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10. Rubinstein D, Youngman V, Hise JH, Damiano TR. Partial development of the corpus callosum. AJNR Am J Neuroradiol. 1994;5:869–75. [PubMed]
11. Byrd SE, Radkowski MA, Flannery A. The clinical and radiological evaluation of absence of the corpus callosum. Eur J Radiol. 1990;10:65–73. [PubMed]
12. Dogan K, Dogan S, Lovrencić M. Agenesis of the corpus callosum in 2 brothers. Lijec Vjesn. 1967;89:377–85. [PubMed]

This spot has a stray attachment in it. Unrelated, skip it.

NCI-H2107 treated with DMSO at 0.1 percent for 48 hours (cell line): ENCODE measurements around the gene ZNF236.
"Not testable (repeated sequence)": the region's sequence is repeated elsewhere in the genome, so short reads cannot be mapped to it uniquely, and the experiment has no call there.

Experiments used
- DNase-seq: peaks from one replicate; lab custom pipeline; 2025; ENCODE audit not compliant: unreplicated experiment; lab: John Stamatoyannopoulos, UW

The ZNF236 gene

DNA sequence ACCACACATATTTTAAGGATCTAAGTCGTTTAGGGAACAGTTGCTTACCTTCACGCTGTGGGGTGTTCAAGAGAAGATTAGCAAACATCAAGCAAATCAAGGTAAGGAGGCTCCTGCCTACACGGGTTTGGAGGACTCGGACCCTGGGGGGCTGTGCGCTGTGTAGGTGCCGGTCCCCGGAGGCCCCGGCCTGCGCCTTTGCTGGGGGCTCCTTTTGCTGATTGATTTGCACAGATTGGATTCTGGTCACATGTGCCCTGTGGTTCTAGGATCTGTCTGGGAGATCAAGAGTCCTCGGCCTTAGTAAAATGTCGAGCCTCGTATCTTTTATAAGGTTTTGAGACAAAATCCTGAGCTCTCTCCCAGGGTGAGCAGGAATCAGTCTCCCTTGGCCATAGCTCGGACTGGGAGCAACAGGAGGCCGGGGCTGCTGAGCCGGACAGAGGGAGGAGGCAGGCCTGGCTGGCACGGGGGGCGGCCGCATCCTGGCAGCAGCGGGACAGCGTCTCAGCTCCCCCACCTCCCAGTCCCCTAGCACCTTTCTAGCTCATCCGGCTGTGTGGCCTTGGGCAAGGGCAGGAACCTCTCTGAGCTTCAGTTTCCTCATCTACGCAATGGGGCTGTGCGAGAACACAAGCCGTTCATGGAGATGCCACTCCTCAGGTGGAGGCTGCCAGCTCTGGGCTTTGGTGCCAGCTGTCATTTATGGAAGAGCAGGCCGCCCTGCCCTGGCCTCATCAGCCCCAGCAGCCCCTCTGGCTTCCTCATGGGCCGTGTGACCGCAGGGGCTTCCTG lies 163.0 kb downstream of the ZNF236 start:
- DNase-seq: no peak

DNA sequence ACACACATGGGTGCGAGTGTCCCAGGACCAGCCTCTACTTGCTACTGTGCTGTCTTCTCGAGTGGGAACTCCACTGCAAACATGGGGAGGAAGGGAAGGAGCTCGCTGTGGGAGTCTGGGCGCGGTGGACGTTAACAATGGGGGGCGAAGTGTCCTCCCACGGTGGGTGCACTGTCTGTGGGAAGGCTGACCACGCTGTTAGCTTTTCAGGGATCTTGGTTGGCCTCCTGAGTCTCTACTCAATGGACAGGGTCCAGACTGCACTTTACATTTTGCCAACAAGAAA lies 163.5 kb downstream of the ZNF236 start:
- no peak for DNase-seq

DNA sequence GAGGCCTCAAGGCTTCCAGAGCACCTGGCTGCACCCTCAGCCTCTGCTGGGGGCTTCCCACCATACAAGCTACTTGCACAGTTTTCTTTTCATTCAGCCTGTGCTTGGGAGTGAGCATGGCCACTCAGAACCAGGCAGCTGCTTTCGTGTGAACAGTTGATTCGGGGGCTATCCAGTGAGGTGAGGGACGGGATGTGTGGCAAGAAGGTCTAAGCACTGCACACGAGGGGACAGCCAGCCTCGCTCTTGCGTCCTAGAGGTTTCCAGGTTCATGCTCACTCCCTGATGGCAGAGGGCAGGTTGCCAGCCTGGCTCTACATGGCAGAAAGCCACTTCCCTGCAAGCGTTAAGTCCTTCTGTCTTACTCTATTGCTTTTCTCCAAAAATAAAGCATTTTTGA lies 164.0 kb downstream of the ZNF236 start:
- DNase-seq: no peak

13. Parrish ML, Roessmann U, Levinsohn MW. Agenesis of the corpus callosum: A study of the frequency of associated malformations. Ann Neurol. 1979;6:349–54. [PubMed]
14. Comstock CH, Culp D, González J, Boal DB. Agenesis of the corpus callosum in the fetus: Its evolution and significance. J Ultrasound Med. 1985;4:613–6. [PubMed]
15. Romero R, Pilu G, Jeanty P, Ghidini A, Hobbins JC. In: Prenatal Diagnosis of Congenital Anomalies. Norwalk: Appleton & Lange; 1988. Agenesis of the corpus callosum; pp. 67–70.

Articles from Journal of Pediatric Neurosciences are provided here courtesy of Medknow Publications